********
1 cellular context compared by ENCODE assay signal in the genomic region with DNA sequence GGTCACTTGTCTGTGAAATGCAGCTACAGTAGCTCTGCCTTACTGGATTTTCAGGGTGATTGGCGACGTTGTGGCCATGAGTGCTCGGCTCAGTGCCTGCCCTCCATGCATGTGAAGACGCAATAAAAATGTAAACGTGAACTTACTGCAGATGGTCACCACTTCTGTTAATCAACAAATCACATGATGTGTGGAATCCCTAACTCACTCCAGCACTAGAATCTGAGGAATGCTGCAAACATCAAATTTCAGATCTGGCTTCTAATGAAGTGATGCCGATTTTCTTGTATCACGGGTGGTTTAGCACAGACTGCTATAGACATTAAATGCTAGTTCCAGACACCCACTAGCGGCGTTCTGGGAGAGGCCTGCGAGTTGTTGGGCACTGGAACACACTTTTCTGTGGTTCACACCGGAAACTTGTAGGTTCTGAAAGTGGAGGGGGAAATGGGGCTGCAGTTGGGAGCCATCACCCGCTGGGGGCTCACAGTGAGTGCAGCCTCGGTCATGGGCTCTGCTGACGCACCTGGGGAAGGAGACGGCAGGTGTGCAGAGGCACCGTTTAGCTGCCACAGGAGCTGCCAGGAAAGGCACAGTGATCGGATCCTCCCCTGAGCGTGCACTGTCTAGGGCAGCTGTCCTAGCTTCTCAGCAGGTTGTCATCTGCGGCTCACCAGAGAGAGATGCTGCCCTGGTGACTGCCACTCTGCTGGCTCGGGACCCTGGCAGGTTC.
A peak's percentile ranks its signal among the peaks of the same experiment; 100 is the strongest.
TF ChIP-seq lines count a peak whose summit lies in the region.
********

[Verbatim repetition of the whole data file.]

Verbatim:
1 cellular context compared by ENCODE assay signal in the genomic region with DNA sequence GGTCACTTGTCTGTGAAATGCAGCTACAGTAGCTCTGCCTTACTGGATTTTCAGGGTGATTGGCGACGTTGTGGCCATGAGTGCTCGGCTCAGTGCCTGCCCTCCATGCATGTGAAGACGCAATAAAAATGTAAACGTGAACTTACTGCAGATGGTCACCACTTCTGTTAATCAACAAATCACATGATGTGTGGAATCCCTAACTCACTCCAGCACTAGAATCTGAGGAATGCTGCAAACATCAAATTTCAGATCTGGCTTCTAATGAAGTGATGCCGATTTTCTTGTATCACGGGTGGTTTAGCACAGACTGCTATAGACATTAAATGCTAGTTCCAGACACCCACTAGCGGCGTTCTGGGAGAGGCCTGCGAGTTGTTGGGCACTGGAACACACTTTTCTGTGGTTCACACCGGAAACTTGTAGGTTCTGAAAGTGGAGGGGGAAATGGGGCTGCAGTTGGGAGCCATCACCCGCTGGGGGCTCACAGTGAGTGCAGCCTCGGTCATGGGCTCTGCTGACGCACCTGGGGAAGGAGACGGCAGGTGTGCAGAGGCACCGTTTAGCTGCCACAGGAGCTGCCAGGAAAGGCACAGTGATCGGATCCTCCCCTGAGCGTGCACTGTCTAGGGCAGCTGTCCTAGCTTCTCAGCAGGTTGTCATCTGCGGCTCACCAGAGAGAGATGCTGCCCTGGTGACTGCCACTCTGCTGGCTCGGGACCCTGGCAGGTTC.
A peak's percentile ranks its signal among the peaks of the same experiment; 100 is the strongest.
TF ChIP-seq lines count a peak whose summit lies in the region.